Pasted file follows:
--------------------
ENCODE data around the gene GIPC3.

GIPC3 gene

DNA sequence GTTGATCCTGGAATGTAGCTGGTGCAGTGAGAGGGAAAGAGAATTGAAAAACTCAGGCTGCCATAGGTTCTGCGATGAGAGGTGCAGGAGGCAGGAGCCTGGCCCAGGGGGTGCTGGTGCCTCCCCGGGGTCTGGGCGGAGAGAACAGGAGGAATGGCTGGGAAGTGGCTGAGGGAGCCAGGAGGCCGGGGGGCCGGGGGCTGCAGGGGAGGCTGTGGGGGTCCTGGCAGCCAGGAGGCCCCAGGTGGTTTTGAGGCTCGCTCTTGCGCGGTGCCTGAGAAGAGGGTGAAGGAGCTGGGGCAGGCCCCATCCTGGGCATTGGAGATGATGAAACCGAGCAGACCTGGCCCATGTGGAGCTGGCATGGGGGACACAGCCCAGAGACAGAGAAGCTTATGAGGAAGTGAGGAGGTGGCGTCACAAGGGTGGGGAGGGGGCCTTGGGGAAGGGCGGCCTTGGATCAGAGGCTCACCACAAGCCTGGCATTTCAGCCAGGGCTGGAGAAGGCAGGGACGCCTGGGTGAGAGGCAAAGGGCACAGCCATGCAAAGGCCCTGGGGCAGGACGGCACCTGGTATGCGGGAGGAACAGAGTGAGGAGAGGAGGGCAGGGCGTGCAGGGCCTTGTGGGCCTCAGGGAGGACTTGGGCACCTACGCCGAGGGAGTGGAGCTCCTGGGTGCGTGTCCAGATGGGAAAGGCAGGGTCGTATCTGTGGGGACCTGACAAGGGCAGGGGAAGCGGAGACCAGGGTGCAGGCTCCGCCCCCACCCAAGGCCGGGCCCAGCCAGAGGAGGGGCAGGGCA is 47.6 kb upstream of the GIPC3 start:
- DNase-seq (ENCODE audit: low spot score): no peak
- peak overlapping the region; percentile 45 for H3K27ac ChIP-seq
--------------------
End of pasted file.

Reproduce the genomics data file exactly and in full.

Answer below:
ENCODE data around the gene GIPC3.

GIPC3 gene

DNA sequence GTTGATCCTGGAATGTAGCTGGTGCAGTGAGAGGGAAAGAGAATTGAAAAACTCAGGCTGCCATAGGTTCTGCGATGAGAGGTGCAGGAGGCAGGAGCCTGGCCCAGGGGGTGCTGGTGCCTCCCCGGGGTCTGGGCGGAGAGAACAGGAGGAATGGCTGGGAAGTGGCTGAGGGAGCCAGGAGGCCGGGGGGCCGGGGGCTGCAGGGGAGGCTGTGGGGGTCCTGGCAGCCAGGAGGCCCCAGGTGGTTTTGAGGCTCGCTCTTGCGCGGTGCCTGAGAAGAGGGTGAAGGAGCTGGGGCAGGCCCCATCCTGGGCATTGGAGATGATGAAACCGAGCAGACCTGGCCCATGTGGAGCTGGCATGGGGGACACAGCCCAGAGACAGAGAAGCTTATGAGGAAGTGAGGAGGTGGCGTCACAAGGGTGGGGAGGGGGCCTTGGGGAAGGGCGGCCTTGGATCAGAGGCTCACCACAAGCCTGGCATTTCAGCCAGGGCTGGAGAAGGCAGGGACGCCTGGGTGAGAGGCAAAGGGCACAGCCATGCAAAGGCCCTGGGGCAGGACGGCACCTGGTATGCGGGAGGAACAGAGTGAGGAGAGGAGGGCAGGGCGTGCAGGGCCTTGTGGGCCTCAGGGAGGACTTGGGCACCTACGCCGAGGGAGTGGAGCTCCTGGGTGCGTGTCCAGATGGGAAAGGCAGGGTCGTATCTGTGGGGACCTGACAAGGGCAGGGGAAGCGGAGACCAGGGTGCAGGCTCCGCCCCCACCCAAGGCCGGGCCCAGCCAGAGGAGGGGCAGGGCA is 47.6 kb upstream of the GIPC3 start:
- DNase-seq (ENCODE audit: low spot score): no peak
- peak overlapping the region; percentile 45 for H3K27ac ChIP-seq